Martin Katz is an American jewelry designer based in Beverly Hills, California.

Patiala Necklace Diamond necklace

The Patiala Necklace was a necklace designed & made by the Cartier S.A. in 1928. It was made for Bhupinder Singh of Patiala, who was the Maharaja of the princely state of Patiala.

Star of Burma

The Star of Burma is an 83-carat (16.6 g) cabochon-cut star ruby. In 1935, the Burmese ruby was purchased by Howard Hoeffer of jeweler Trabert & Hoeffer-Mauboussin, whereupon it was used in several Hollywood films in the 1930s, including the musical comedy Vogues of 1938. Trabert & Hoeffer-Mauboussin sold the jewel on September 14, 2004.

Larisa Popova (gemologist) Italian gemologist and appraiser

Larisa Popova is an Italian gemologist, appraiser and jeweler.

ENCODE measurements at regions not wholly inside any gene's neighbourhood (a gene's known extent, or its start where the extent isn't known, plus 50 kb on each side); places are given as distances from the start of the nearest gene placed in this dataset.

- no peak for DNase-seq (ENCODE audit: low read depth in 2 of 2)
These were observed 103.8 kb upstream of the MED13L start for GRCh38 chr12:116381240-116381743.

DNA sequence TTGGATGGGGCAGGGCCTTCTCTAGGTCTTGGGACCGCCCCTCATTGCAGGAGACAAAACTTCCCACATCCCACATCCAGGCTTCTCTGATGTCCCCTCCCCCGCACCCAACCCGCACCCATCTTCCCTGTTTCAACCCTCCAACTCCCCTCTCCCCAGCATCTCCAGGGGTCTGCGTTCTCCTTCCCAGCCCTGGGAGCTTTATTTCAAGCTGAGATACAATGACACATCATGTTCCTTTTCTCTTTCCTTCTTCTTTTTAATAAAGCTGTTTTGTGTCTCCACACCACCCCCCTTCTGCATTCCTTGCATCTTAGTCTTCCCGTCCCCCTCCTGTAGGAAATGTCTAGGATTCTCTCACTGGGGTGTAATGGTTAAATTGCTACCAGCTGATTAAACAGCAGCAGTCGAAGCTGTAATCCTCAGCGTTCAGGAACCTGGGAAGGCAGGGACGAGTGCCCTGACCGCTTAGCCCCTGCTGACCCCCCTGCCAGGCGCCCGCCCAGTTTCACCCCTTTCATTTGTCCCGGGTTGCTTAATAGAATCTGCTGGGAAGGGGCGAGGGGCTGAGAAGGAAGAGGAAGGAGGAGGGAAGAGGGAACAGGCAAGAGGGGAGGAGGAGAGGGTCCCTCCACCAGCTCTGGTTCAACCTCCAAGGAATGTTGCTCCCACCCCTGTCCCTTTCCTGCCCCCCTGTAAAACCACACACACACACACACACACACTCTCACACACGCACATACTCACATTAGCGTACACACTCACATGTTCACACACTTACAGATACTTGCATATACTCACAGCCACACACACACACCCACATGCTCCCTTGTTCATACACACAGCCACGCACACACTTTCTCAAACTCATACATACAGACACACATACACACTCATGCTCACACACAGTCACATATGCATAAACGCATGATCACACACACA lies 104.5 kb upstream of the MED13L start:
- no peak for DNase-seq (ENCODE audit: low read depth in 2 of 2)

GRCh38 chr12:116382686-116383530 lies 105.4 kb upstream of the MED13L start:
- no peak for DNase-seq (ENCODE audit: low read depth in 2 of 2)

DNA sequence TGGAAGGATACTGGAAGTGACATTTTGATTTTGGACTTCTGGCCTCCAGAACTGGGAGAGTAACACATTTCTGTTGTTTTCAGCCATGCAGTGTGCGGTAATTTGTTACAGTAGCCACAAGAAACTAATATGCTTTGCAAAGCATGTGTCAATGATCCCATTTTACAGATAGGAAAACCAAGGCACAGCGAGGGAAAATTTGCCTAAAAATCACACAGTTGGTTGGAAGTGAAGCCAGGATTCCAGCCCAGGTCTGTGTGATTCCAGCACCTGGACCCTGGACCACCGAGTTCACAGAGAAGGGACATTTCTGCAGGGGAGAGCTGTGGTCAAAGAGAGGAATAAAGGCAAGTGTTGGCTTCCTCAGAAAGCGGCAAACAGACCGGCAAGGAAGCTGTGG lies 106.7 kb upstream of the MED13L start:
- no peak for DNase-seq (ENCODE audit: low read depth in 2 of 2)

References

  1. "The Tiffany Diamond" (Press release). Tiffany Co.
  2. Tiffany To Renovate Its New York Flagship Store
  3. Loring, John (August 18, 1987). Tiffany's 150 Years. Doubleday. ISBN   9780385242523.
  4. "Tiffany & Co. At the 1893 Columbian Exposition, Chicago World's Fair".
  5. 1 2 Thompson, Ryan (2004). "The Tiffany Yellow". Famous, Historic and Notable Diamonds.
  6. Schon, Marbeth (2006). "Review of Bejewelled by Tiffany: 1837–1987". modernsilver.com.
  7. McCarthy, Lauren (February 24, 2019). "Oscars 2019: Lady Gaga's Priceless 128.54 Carat "Tiffany Diamond" Necklace Was Last Worn by Audrey Hepburn in 1961". wmagazine.com . Retrieved February 24, 2019.
  8. @VVFriedman (February 24, 2019). "She's already won biggest jewel" (Tweet). Retrieved February 24, 2019 via Twitter.
  9. Co, Tiffany &. "Tiffany & Co. Introduces The "ABOUT LOVE" Campaign Starring Beyoncé And Jay-Z". www.prnewswire.com. Retrieved 2021-08-23.
  10. Lam, Stephanie (2020-08-21). "The Legendary Tiffany Diamond Stars in 20th Century Studios' Death on The Nile". Tiffany & Co. Newsroom. Retrieved 2022-02-16.